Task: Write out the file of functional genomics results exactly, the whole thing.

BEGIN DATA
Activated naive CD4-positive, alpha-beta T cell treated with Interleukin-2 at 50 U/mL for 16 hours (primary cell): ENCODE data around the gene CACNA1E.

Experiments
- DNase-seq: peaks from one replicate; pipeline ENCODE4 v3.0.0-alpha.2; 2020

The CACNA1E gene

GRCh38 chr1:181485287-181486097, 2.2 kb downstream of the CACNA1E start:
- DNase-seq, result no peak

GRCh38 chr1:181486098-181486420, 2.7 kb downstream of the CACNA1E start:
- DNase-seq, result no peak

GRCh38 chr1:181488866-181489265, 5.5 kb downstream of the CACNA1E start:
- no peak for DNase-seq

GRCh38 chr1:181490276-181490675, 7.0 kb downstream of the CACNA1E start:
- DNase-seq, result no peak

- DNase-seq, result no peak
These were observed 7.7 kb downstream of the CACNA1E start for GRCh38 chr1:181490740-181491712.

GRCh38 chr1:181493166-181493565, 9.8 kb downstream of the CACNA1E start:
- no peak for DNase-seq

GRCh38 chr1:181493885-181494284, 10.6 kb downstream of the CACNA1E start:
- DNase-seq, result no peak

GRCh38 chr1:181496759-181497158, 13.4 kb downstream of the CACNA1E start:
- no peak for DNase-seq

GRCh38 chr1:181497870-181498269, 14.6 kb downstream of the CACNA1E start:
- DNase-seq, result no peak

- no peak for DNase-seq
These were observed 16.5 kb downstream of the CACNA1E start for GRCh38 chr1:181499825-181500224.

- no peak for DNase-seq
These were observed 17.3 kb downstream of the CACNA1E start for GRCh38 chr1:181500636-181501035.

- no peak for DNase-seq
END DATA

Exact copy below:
Activated naive CD4-positive, alpha-beta T cell treated with Interleukin-2 at 50 U/mL for 16 hours (primary cell): ENCODE data around the gene CACNA1E.

Experiments
- DNase-seq: peaks from one replicate; pipeline ENCODE4 v3.0.0-alpha.2; 2020

The CACNA1E gene

GRCh38 chr1:181485287-181486097, 2.2 kb downstream of the CACNA1E start:
- DNase-seq, result no peak

GRCh38 chr1:181486098-181486420, 2.7 kb downstream of the CACNA1E start:
- DNase-seq, result no peak

GRCh38 chr1:181488866-181489265, 5.5 kb downstream of the CACNA1E start:
- no peak for DNase-seq

GRCh38 chr1:181490276-181490675, 7.0 kb downstream of the CACNA1E start:
- DNase-seq, result no peak

- DNase-seq, result no peak
These were observed 7.7 kb downstream of the CACNA1E start for GRCh38 chr1:181490740-181491712.

GRCh38 chr1:181493166-181493565, 9.8 kb downstream of the CACNA1E start:
- no peak for DNase-seq

GRCh38 chr1:181493885-181494284, 10.6 kb downstream of the CACNA1E start:
- DNase-seq, result no peak

GRCh38 chr1:181496759-181497158, 13.4 kb downstream of the CACNA1E start:
- no peak for DNase-seq

GRCh38 chr1:181497870-181498269, 14.6 kb downstream of the CACNA1E start:
- DNase-seq, result no peak

- no peak for DNase-seq
These were observed 16.5 kb downstream of the CACNA1E start for GRCh38 chr1:181499825-181500224.

- no peak for DNase-seq
These were observed 17.3 kb downstream of the CACNA1E start for GRCh38 chr1:181500636-181501035.

- no peak for DNase-seq